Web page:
Savouring what is sweet and true
Rejecting the poison of paralysis

It’s there in the doing
Common solutions, common good
Forces joined, together brighter

The space is found
Where we shine our light
So others too, may find their way


View down Johnstone Strait ©Jackie Hildering.

 

 

Words by Which to Live . . . and Breathe?

The following photo, taken recently, catalyzed the following words.

How I hope they resound with you, and maybe even that they are of use to you.

Breathe, knowing others breathe too.

It has such importance, to live knowing we share air, share water, share economies, and share fates.

Decisions made by one have the potential to negatively or positively impact those standing within 2 metres, those on the other side of the planet, and/or those who are another species. Impacts rippling on from how we vote, to how we consume, to the words we put into the world. For words carry power as strong as viruses, seeding and spreading hatred, or empowering and healing with compassion and equality.

These are difficult times, but much is being unmasked and called out for what it is re. narcissism and presumed privilege, racism and misogyny, economic disparity and how it rocks the foundations of the systems we all depend on, and in disconnect from Nature and the species we share the planet with.

Power to you all who, step-by-step, word-for-word, put good into the world, working for equality, connection and health (in its full sense – physical / mental / social / environmental).

Words by which to live and . . . breathe. 💙


Photos: Mature male Steller Sea Lion exhaling at the surface.
©Jackie Hildering
August 31, 2020 NE Vancouver Island

#SharedAir
#OceanVoice

 

Breath-Taking Beauty . . . Orca Resting Lines

Of all the Orca behaviours I have been privileged to see, it is when they are in “resting lines” that I most transported into awe. It makes so clear how socially bonded the whales are and how coordinated their behaviours can be.

Northern Residents the A12s in a resting line in 2007.

Science has determined that toothed whales like Orca do not sleep but only “rest”, shutting off one half of their brains at a time (scientifically known as “unihemispheric sleep”). They have to maintain this level of brain activity since they are voluntary breathers and must therefore consciously come to the surface to inhale and exhale.

Occasionally, Orca rest alone. They then float on the surface, motionless, blowhole exposed, “logging” for only a few minutes.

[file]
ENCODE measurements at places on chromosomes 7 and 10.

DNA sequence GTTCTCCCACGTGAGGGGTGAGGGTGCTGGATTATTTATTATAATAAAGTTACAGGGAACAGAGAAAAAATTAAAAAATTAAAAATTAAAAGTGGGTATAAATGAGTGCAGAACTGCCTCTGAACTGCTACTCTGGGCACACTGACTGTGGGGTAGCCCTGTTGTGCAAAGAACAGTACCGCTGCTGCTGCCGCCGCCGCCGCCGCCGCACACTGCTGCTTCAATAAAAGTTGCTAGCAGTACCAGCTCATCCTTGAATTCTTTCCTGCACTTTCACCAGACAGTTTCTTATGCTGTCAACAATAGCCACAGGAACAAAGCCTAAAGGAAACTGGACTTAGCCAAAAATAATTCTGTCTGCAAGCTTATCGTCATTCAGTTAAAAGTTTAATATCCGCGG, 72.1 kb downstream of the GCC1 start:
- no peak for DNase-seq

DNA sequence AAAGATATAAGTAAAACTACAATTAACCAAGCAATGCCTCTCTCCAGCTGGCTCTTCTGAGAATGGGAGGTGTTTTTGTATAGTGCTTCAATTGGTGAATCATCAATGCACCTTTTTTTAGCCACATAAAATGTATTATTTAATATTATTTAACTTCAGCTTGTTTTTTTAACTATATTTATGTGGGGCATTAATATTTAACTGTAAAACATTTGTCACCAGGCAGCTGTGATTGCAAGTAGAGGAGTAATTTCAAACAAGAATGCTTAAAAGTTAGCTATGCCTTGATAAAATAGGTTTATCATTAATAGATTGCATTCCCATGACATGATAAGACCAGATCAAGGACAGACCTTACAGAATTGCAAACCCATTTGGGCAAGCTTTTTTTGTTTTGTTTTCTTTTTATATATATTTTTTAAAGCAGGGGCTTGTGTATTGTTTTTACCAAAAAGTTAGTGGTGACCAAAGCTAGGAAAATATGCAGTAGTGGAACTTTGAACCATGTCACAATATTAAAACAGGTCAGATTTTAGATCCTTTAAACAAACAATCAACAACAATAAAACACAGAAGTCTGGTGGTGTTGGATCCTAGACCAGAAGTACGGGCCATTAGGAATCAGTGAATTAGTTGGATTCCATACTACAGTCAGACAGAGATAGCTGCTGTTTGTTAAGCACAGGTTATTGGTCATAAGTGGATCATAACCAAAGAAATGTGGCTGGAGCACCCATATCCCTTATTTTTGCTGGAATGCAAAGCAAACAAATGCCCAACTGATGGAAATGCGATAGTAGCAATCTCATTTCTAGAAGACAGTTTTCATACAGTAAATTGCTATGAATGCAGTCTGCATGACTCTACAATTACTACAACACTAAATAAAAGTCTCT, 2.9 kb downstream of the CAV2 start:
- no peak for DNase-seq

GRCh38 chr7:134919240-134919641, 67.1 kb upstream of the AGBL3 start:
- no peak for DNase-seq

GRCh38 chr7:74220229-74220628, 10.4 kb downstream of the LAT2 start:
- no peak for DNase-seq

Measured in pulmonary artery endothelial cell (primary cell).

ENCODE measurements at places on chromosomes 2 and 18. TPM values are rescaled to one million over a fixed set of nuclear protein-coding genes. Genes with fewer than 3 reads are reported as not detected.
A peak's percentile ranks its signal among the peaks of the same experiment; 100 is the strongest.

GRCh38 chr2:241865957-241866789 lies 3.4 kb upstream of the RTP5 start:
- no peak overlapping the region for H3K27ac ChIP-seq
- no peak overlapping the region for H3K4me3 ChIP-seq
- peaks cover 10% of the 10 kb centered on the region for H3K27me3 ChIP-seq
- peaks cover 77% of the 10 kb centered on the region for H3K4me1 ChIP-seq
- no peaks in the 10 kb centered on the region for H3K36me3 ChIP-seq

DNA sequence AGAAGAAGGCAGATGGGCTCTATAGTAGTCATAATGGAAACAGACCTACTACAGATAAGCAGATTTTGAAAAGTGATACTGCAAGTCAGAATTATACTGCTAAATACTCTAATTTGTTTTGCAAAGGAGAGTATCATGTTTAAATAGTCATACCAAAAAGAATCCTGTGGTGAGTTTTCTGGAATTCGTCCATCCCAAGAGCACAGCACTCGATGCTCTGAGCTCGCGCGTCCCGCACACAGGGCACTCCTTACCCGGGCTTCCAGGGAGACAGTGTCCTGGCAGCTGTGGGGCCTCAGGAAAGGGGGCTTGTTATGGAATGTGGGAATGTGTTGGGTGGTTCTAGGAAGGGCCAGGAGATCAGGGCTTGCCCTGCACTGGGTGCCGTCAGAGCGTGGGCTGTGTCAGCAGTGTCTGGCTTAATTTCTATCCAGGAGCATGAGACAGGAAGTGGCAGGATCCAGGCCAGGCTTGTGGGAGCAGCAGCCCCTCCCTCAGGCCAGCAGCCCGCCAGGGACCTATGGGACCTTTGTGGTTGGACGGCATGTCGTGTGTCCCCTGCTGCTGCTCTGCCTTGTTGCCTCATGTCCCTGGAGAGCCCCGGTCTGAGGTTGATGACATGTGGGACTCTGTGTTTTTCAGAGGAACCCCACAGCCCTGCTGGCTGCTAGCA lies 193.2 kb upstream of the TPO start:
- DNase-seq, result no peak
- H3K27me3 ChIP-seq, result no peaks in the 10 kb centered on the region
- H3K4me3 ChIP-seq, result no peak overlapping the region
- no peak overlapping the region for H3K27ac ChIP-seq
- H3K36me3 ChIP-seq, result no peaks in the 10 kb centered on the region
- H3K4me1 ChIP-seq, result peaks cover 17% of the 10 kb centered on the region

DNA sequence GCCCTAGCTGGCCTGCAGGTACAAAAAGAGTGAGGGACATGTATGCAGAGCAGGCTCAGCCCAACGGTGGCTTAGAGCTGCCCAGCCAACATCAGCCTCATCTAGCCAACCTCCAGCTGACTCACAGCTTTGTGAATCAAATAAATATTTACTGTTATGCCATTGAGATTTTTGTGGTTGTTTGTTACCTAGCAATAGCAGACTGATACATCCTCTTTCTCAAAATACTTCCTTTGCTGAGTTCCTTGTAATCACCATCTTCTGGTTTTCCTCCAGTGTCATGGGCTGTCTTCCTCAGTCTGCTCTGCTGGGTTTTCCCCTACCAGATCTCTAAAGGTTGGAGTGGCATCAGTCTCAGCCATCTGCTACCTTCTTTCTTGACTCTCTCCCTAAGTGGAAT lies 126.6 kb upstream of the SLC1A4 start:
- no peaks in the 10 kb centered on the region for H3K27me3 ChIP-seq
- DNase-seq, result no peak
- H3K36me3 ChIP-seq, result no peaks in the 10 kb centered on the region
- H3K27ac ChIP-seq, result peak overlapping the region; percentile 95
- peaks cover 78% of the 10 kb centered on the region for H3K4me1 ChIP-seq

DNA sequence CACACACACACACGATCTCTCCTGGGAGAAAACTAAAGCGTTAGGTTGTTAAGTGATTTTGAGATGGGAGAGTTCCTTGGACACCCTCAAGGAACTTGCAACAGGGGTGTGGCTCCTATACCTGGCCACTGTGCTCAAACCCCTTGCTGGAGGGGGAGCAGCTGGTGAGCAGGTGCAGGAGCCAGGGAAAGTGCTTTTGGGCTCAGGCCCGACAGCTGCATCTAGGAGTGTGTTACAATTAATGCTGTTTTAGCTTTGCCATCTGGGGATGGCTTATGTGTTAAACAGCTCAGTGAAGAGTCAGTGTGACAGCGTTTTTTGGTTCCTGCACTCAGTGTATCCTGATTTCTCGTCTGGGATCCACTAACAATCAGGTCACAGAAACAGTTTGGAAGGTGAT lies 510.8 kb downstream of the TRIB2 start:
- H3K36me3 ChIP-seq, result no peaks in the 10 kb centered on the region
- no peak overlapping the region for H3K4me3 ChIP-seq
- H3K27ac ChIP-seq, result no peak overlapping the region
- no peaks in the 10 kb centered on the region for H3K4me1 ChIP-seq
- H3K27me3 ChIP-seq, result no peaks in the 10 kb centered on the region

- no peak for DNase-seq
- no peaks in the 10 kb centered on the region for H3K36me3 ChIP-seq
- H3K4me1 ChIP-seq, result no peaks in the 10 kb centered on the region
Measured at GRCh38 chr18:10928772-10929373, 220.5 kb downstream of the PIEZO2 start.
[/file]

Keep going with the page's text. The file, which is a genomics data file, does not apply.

Far more often the Orca rest together, uniting in these very tight groups, fin to fin. This can happen at any time of day and I have witnessed resting line behaviour for up to 8 hours.

Northern Residents the A34s (A12s daughter and offspring) resting in 2017.


Once in resting line formation, the whales are usually silent (although there are a couple of matrilines that do occasionally vocalize) and move slowly forward, undertaking a remarkably synchronous and regular dive pattern. They often take short, shallow dives for around 2 minutes and then they all take a longer dive. When they resurface, their breaths are incredibly coordinated and their dorsal fins often line up perfectly.They are of course particularly susceptible to disturbance by boats when they are resting – both due to sound and proximity. 

“We are one” the behaviour seems to display and I certainly believe that this resting is also of great social and cultural importance to Orca.

At its most simple level though, a resting line of Orca is truly  . . . breath-taking beauty.


Photos below = resting line of members of the D, C, A5 and I15 matrilines in August 2020. All photos taken with a telephoto lens. 

 

 

Fish Have Homes!

This week, I found back the same Tiger Rockfish in the same spot after eight years.

 

Yes, on top of cataloguing Humpback Whales, I catalogue Tiger Rockfish. I can’t stop myself.

There’s so much that may be learned when you can recognize animals as individuals. There is more conservation value too when people realize that even individual fish have homes.

The markings in this species of rockfish are so distinct that it is easy to recognize them as individuals IF they are not tucked away deep in a crack which is often their way. See below to compare the markings of this mature female to two other individuals for whom I also have repeat sightings at this location.  I will clearly have to hand off this cataloguing to a younger biologist since these fish are likely to outlive me. They are known to be able to live to age 116.

I was already very excited when I found back this individual after 6 years. Now I can show that this fish was documented in the exact same location after least 8 years. This shows how strong the site fidelity is and why Rockfish Conservation Areas can have such success. Please read more on Rockfish Conservation Areas, barotrauma and rockfish reproduction in my previous blog at this link.

Tiger Rockfish = Sebastes nigrocinctus to 61 cm (35 cm by 17 years of age).


Below, pages from my Tiger Rockfish ID catalogue for this site.

The fish above is “Tiger Rockfish 1”. Note how distinct the markings are and how easy it is to recognize these individuals. I will end up nicknaming these fish for distinctive features as we do with the Humpback Whales. Suggestions are very welcome but for DISTINCTIVE features  i.e. not names like “Stripy. 😉 Update: Tiger Rockfish #1 is now “Papillon” for the bowtie like marking on the right side of her head.

 



The A23s – the Story of One Whale Family

[This blog was originally published on January 15th, 2016. Republishing now as a result of having seen this family yesterday.]

A43 "Ripple" of the A23 matriline. @2015 Jackie Hildering.